Double-dip warning: The National Institute of Economic and Social Research have warned of the extremely likely event of a double-dip recession in the early part of this year, with the economy shrinking by 0.1 per cent. Unemployment is also forecast to rise in 2012 from 8.4 to 9 per cent and remain high in the long-term. The influential think tank has also criticised the economy and use of the pound in a newly independent Scotland and more generally has advised a reduction in current spending cuts, instead advising that an increase in sound economic investment was necessary. A Treasury spokesman has responded to the report by defending the reductions, stating that deficit easing and reduction are crucial to re-establishing market confidence and re-gaining international investment. (The Scotsman page 5, The Financial Times page 4,The Times page 12, The Guardian, The Herald page 6, The Daily Mail page 2, Daily Telegraph page 8)

SNP and steel jobs: One of Scotland’s last remaining steel plants has criticised the SNP government after a £790 million contract was awarded to metal firms in China, Spain and Poland for the new Forth road bridge project. Of the 37,000 tonnes of steel to be used in the project 8,500 tonnes of it, for example, will be imported from Shanghai instead of sites such as Scunthorpe and Motherwell. The steel workers union, Community, has demanded a halt to work on the bridge till the dispute has been settled. (The Scotsman page 19, The Courier page 10, Daily Express page 1, Daily Record page 2, Daily Telegraph page 1)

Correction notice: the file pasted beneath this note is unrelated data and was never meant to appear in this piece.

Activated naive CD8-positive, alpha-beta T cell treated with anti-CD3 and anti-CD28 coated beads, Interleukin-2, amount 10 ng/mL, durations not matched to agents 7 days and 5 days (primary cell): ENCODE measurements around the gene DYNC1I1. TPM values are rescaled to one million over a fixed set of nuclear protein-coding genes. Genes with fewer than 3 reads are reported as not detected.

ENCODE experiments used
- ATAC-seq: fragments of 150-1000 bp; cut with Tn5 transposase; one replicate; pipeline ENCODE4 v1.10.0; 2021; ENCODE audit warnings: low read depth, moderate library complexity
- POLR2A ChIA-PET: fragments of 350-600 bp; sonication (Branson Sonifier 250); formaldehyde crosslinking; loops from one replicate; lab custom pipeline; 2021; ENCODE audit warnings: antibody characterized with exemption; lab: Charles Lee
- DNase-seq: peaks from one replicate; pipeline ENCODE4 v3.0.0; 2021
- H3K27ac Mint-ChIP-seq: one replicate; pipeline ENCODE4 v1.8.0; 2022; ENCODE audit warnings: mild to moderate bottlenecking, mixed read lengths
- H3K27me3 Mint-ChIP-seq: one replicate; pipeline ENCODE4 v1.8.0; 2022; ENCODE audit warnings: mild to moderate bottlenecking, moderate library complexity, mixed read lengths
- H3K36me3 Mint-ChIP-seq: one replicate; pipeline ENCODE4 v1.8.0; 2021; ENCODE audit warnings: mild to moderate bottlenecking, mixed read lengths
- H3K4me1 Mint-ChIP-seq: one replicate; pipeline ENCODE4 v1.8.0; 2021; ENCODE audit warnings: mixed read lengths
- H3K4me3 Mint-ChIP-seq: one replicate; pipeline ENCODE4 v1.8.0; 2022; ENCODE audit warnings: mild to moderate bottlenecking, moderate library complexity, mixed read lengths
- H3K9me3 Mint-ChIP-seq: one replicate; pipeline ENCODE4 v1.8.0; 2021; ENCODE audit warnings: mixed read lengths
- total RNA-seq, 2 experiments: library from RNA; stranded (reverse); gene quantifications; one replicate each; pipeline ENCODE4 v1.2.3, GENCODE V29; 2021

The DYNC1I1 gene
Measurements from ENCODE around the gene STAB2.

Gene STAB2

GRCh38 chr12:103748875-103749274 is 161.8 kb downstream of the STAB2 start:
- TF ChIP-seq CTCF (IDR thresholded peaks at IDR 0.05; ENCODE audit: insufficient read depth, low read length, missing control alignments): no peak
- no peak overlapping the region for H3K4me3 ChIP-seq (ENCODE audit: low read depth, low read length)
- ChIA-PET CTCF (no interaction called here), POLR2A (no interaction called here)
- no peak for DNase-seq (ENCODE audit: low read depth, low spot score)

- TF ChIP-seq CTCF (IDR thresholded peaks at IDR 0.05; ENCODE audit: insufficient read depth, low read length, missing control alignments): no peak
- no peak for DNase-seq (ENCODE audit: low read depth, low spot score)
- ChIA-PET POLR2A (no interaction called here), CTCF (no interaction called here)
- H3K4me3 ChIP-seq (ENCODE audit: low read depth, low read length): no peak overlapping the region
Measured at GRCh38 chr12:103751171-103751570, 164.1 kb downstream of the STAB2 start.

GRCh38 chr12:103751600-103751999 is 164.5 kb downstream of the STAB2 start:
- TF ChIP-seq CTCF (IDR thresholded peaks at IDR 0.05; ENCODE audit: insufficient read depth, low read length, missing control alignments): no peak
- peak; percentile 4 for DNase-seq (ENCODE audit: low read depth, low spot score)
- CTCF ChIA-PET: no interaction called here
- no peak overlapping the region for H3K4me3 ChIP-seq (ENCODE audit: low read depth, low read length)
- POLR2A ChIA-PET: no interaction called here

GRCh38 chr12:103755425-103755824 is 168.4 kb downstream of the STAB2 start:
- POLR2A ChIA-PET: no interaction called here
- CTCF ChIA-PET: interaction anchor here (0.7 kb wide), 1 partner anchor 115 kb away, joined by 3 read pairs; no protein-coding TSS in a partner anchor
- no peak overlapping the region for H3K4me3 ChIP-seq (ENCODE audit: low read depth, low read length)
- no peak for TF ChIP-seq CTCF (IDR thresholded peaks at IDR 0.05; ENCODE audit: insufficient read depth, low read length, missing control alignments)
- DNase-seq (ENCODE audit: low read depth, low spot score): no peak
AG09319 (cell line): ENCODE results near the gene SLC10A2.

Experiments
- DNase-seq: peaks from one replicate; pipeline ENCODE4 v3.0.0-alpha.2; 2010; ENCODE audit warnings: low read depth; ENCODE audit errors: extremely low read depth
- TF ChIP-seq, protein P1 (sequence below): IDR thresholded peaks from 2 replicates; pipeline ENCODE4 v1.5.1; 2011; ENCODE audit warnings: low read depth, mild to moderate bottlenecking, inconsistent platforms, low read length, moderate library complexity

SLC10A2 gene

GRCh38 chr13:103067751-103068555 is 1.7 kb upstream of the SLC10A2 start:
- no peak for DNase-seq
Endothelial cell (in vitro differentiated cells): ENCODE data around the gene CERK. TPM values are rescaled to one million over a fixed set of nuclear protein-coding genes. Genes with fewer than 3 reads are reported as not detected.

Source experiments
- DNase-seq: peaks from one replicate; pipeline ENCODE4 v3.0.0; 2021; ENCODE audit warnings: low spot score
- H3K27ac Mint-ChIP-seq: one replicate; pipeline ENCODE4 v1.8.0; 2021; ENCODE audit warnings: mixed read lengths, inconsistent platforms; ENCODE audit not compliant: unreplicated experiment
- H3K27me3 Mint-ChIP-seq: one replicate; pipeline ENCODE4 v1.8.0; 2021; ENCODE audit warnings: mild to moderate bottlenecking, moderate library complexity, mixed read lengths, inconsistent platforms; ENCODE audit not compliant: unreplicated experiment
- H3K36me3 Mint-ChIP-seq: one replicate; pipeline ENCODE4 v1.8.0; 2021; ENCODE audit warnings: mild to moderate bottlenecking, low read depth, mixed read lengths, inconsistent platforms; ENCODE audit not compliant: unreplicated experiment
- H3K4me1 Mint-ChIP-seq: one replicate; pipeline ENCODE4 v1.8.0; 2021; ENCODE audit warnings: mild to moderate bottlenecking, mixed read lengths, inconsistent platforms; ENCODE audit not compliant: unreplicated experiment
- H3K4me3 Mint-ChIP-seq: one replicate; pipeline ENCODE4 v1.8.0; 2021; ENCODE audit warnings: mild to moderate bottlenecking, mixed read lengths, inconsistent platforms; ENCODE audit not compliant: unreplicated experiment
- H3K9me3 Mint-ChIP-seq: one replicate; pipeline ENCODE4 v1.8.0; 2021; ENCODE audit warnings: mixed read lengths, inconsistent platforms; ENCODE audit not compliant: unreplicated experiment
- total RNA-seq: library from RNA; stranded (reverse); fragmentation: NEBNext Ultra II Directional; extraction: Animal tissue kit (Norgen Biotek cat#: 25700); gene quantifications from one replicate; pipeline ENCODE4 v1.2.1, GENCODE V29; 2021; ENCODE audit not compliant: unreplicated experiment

Rail boss bonuses: Controversy has been sparked over a bonus package of £20 million which is to be paid out to Network Rail’s top six executives. It comes amid company failings and a yearly £4 billion in public subsidies. This is part of the wider dispute concerning bonuses, particularly when relating to failing or publicly-owned or subsidised companies, in today’s economy. (Financial Times page 2, Daily Mail page 4, Daily Record page 2, The Telegraph)

Education

College probe: Alex Salmond has ordered an investigation into accusations of bullying and financial mismanagement at a Fife college. Adam Smith College is reportedly accused of not properly disciplining two members of staff and financial irregularity. (The Scotsman, The Courier page 9)

Health

Tobacco giant loses challenge: Legislation to reduce smoking by banning tobacco displays in shops came a step closer when one of the largest companies, Imperial Tobacco, lost a court challenge. The Tobacco and Primary Medical (Scotland) Act 2010 was initially criticised on the grounds that the matter was reserved to Westminster and out of the remit of powers for Holyrood. The Court of Appeals in Edinburgh upheld an earlier appeal that had rejected the claims by Imperial Tobacco which could now take the matter to the Supreme Court in London. (The Scotsman page 15, The Herald page 9, Daily Record)

Implant enquiry: Women who received faulty breast implants have demanded that the Scottish government intervene. The PIP Implants Scotland Campaign Group, who are the first group to represent the estimated 4,000 women who received faulty implants, are demanding more answers. They have also accused private clinics of ignoring previous warnings concerning the use of implants. The Scottish Parliament has already agreed to meet with the group and a Government spokeswoman said that a UK-wide enquiry was under way. (The Scotsman page 21, The Herald page 2, Daily Express)

Scottish lifestyle choices: Figures have revealed that more than 130,000 Scots had been seen by nurses with symptoms associated with malnutrition and vitamin deficiency. Poor diet and excessive alcohol consumption have increased those seeking treatment for diseases more commonly seen in malnourished people living in developing countries. Malnourishment is now one of the top ten problems most commonly being seen by nurses. (Daily Mail page 1)